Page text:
Cream cakes retailer Cake Box (LSE:CBOX) cited a 5% revenue rise for its year to 31 March. While in line with market expectations I still see it as a macro positive – versus claims that once Christmas was over, consumers would tighten spending in the new year. This is good news given cream cakes are a classic discretionary spending item, and despite January’s seasonal media splash for healthy living and weight loss.
Yet Cake Box’s revenues improved chiefly in its second-half-year and its margins benefited from lower freight rates. Customer retention has been aided by keeping price rises selective.
Perhaps the market had been steeled for worse as, despite an essentially “in-line” update, the stock rose 7% to 126p (currently 125p) on a forward PE around 11 times. Hold.
Mid-cap Redde Northgate (LSE:REDD) provides vehicles and related services and has cited better visibility of supply, as has already been seen for vans and cars in its Spanish business. Traffic volumes have recovered near normal levels, post-lockdowns. “As a result of this strong performance, the board believes profit for the year to 30 April will be ahead of market consensus at the top end of the range...the group is performing at record levels.”
The stock rose over 4% to 380p, settling at 375p on a 7 times forward PE and notably a 6.5% prospective yield covered over twice by consensus earning. It appears a modest rating to reflect uncertainty as to recession risks for this £860 million company.
I applied a “buy” stance at 258p in January 2021 and it rallied to 430p by mid-year, though I tempered to “hold” last September given concern the 2009 annual report showed recession causing a 70% hit to underlying profit and EPS.
High costs of buying vans helps hiring, although together with services, it remains relatively cyclical, hence the market pricing for a 6.5% yield.
The stock has risen 10% this month, so may consolidate especially if interest rate concerns weigh.
Thursday’s thrust from British American Tobacco
The chair re-iterated February’s guidance for 3-5% annual organic revenue growth, at constant currency (excluding Russia and Belarus). This to support mid-single-digit earnings per share (EPS) growth, although he said “we expect our performance, on an organic basis, to be second-half-weighted”. Those of a nervous disposition could regard that as liable to end up as a profit warning.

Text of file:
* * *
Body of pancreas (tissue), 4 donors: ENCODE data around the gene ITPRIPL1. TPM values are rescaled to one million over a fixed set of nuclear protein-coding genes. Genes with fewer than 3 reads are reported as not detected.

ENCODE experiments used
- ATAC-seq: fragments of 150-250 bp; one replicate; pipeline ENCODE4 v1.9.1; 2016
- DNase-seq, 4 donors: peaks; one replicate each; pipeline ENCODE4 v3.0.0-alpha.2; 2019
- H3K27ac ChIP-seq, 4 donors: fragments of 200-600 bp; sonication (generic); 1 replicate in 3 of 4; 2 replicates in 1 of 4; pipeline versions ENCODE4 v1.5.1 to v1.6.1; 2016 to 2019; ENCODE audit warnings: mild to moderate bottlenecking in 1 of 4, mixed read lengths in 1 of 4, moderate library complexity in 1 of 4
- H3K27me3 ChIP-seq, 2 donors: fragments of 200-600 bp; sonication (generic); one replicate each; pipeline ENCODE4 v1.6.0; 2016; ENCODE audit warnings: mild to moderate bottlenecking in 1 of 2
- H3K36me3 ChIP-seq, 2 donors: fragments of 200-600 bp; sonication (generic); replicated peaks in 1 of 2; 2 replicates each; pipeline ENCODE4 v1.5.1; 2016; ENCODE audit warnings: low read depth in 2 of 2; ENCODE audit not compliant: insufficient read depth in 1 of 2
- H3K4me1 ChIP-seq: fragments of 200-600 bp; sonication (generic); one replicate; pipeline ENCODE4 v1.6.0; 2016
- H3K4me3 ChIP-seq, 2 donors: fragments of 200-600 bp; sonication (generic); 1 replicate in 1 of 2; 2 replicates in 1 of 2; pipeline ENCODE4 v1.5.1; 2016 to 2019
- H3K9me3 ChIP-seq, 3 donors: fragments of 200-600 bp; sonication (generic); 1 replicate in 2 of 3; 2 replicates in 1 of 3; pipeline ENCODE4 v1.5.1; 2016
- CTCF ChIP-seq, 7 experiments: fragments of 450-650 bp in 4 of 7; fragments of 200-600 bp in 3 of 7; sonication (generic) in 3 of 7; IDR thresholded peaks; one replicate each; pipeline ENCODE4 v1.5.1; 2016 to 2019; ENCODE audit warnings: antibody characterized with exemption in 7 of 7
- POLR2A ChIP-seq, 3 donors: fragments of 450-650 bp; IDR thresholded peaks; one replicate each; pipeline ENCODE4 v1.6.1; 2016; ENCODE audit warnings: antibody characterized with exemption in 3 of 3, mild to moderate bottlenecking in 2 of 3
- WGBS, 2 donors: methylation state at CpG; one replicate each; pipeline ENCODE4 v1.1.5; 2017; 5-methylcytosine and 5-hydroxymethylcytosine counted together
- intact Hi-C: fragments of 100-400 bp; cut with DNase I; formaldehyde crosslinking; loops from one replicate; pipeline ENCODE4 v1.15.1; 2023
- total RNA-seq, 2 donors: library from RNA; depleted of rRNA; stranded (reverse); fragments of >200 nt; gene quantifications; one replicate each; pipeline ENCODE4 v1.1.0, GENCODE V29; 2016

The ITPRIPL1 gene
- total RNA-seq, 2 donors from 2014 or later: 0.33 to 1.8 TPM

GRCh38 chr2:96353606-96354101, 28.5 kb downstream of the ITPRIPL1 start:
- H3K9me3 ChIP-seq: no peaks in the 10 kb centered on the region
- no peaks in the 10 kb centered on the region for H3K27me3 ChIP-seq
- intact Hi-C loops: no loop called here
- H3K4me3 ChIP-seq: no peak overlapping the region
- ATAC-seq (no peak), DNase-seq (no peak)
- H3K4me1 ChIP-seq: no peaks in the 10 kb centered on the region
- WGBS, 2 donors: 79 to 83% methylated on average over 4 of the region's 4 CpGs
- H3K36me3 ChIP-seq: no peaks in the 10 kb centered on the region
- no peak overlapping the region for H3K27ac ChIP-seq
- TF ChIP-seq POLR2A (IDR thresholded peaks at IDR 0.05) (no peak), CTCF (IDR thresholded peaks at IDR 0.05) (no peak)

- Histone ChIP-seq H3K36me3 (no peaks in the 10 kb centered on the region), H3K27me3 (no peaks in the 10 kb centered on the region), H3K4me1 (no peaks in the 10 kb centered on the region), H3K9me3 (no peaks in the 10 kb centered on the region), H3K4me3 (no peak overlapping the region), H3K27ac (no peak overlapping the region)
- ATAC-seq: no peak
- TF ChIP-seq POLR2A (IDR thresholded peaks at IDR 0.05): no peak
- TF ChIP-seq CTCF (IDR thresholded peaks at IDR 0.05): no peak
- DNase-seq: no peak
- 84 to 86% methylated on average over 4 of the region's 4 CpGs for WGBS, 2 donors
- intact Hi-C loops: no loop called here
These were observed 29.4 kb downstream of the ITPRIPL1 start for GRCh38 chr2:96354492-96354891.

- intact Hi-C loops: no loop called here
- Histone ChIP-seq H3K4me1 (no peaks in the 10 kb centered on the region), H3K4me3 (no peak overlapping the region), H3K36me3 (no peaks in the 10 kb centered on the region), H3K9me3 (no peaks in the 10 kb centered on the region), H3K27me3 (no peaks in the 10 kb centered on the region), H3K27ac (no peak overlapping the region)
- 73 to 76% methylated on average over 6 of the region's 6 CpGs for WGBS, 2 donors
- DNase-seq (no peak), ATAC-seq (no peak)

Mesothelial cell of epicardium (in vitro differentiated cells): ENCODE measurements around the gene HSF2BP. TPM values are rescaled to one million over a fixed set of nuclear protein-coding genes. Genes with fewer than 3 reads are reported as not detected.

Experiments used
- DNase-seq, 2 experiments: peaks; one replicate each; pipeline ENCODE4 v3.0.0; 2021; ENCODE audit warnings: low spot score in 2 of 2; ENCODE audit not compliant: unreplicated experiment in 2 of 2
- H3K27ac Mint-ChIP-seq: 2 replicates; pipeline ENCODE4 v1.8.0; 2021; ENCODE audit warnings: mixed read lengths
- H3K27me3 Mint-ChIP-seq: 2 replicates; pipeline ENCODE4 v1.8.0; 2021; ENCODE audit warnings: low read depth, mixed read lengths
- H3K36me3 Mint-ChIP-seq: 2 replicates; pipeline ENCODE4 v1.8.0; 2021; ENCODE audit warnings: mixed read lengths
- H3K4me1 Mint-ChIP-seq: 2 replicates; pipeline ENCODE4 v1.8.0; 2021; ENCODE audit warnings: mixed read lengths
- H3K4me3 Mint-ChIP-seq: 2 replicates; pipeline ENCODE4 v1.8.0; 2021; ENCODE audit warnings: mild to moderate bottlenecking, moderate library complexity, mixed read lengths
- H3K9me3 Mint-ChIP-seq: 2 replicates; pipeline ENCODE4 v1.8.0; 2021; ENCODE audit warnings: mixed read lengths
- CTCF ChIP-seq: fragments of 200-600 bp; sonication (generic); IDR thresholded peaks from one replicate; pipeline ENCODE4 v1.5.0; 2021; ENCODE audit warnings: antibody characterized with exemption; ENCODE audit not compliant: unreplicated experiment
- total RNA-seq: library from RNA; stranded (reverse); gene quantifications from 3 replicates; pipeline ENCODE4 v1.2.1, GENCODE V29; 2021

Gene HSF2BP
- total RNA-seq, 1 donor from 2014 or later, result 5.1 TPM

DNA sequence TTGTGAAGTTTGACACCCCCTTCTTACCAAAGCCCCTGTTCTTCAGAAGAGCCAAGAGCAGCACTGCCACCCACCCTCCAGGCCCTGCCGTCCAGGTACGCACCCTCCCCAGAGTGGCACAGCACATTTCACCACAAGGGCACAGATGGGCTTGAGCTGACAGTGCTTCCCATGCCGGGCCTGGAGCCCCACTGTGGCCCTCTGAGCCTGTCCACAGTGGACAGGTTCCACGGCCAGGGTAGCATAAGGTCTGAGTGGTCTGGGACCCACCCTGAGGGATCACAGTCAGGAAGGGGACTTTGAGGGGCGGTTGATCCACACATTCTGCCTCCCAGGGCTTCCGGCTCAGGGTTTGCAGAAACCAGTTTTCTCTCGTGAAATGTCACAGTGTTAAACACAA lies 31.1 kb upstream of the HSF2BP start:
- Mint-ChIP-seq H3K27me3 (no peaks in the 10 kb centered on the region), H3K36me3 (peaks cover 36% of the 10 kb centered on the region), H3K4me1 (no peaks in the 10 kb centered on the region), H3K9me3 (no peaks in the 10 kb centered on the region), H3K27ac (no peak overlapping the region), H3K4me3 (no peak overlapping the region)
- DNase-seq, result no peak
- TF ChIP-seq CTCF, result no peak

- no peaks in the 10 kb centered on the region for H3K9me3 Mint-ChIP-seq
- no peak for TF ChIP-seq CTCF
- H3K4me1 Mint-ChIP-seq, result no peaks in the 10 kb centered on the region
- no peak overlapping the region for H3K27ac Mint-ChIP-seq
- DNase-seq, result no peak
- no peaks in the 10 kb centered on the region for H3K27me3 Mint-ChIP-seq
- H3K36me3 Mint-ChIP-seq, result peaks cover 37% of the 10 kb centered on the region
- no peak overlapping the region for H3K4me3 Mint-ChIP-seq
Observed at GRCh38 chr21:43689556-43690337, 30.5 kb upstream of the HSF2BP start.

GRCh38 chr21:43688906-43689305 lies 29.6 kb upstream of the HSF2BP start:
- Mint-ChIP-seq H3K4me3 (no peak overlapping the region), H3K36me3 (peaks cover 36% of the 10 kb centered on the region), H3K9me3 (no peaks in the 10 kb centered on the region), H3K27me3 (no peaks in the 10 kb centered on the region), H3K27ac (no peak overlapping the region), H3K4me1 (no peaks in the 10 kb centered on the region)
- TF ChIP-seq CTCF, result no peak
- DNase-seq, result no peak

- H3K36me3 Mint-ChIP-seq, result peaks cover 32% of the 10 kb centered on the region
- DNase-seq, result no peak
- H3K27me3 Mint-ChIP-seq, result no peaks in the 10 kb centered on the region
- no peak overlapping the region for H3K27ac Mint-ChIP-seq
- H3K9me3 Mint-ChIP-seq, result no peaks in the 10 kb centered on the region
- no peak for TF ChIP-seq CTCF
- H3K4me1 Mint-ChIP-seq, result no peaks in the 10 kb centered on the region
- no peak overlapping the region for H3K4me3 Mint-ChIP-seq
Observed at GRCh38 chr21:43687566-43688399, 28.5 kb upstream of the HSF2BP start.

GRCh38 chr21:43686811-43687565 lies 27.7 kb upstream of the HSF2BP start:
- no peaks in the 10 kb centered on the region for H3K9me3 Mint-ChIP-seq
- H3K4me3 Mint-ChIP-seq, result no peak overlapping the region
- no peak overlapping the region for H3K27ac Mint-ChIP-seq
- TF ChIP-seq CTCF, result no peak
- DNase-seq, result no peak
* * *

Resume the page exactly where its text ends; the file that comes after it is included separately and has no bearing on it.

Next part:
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Despite risks to its nascent vaping business, from US regulators, this could be offset by market share becoming focused on just a few operators.
BAT has traded sideways over the last four years and is currently around the same level as 2014 after a trip over 5,500p in 2017.
It is a classic inflation beneficiary, able to rely on smoking addicts absorbing price increases, while inflation reduces its £35 billion debt.
Ethics of holding a smoking stock are your call, and the debt is exposed to higher interest rates. A near 9% yield with projected earnings cover of 1.6 times tilts towards a perception of value, hence the price rise. Buy.
Can UK economy take three more interest rate rises?
I broadly agree with Andrew Sentence, a former member of the Bank of England monetary policy committee, who has critiqued its failure to normalise rates before inflation took off.
He stepped down in 2011 after failing to convince the committee it should raise rates from 0.5%. Last August, he predicted 4% versus 1.75% at the time, and currently says nearer 6% may be required to stem 10% inflation.
Consensus appears to be settling on three further 0.25% rises, although it’s unclear quite how that would affect business and consumer activity over the next year or so.
Similarly, investors who came into the game over the last 40 years have no experience of a high-inflation environment.
I would therefore treat April’s stock market rally warily, given we have yet to see the consequences of rate rises yet to happen.
Edmond Jackson is a freelance contributor and not a direct employee of interactive investor.